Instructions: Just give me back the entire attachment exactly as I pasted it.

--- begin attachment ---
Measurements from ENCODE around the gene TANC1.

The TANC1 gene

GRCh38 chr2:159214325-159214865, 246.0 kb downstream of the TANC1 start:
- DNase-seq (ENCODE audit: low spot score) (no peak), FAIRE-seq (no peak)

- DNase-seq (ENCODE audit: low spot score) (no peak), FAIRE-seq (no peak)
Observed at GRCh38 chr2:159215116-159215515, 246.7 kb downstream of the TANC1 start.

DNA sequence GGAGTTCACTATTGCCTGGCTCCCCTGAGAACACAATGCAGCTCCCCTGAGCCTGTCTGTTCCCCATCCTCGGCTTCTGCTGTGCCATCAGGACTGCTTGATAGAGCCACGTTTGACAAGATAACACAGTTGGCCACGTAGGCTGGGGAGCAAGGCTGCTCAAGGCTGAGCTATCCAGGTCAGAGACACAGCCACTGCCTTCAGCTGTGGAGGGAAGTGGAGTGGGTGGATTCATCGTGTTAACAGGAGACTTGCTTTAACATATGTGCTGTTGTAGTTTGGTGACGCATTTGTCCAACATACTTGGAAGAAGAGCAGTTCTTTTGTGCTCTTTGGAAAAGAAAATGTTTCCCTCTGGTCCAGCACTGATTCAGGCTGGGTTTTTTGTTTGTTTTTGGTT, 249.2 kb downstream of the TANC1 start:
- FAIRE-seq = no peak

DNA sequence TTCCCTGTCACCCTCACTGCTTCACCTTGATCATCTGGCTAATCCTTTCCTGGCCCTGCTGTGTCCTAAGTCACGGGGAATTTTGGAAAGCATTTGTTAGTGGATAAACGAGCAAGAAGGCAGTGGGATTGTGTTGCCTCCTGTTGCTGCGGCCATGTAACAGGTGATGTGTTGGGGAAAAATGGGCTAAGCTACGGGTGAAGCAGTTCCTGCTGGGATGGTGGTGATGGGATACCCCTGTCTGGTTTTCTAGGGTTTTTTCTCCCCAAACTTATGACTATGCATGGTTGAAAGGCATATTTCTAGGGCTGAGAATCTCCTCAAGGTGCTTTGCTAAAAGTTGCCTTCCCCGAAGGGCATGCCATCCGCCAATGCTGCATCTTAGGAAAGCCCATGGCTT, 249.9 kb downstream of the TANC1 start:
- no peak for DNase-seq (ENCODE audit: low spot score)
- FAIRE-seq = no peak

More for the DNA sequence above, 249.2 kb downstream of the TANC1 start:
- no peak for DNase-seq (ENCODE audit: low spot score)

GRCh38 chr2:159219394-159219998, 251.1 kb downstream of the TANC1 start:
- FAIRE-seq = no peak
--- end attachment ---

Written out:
Measurements from ENCODE around the gene TANC1.

The TANC1 gene

GRCh38 chr2:159214325-159214865, 246.0 kb downstream of the TANC1 start:
- DNase-seq (ENCODE audit: low spot score) (no peak), FAIRE-seq (no peak)

- DNase-seq (ENCODE audit: low spot score) (no peak), FAIRE-seq (no peak)
Observed at GRCh38 chr2:159215116-159215515, 246.7 kb downstream of the TANC1 start.

DNA sequence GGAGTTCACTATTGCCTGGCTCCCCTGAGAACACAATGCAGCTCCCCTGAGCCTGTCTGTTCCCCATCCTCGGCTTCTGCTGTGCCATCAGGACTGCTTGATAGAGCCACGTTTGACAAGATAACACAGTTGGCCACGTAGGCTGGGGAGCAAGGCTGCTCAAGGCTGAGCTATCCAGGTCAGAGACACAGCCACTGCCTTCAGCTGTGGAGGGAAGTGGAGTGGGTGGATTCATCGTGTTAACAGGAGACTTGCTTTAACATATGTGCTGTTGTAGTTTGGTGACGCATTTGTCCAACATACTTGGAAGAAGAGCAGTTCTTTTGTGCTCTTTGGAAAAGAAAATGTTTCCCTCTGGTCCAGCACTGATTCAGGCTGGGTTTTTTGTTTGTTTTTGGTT, 249.2 kb downstream of the TANC1 start:
- FAIRE-seq = no peak

DNA sequence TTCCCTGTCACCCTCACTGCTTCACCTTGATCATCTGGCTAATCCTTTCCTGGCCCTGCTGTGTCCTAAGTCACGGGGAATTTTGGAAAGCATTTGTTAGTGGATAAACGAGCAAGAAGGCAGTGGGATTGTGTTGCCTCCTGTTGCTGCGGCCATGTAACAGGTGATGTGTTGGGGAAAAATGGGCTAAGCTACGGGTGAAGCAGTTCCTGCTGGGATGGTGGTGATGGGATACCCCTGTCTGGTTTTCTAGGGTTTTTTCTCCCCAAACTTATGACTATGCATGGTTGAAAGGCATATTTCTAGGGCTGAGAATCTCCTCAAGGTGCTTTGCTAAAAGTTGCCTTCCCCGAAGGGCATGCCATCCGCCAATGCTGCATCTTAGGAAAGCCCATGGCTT, 249.9 kb downstream of the TANC1 start:
- no peak for DNase-seq (ENCODE audit: low spot score)
- FAIRE-seq = no peak

More for the DNA sequence above, 249.2 kb downstream of the TANC1 start:
- no peak for DNase-seq (ENCODE audit: low spot score)

GRCh38 chr2:159219394-159219998, 251.1 kb downstream of the TANC1 start:
- FAIRE-seq = no peak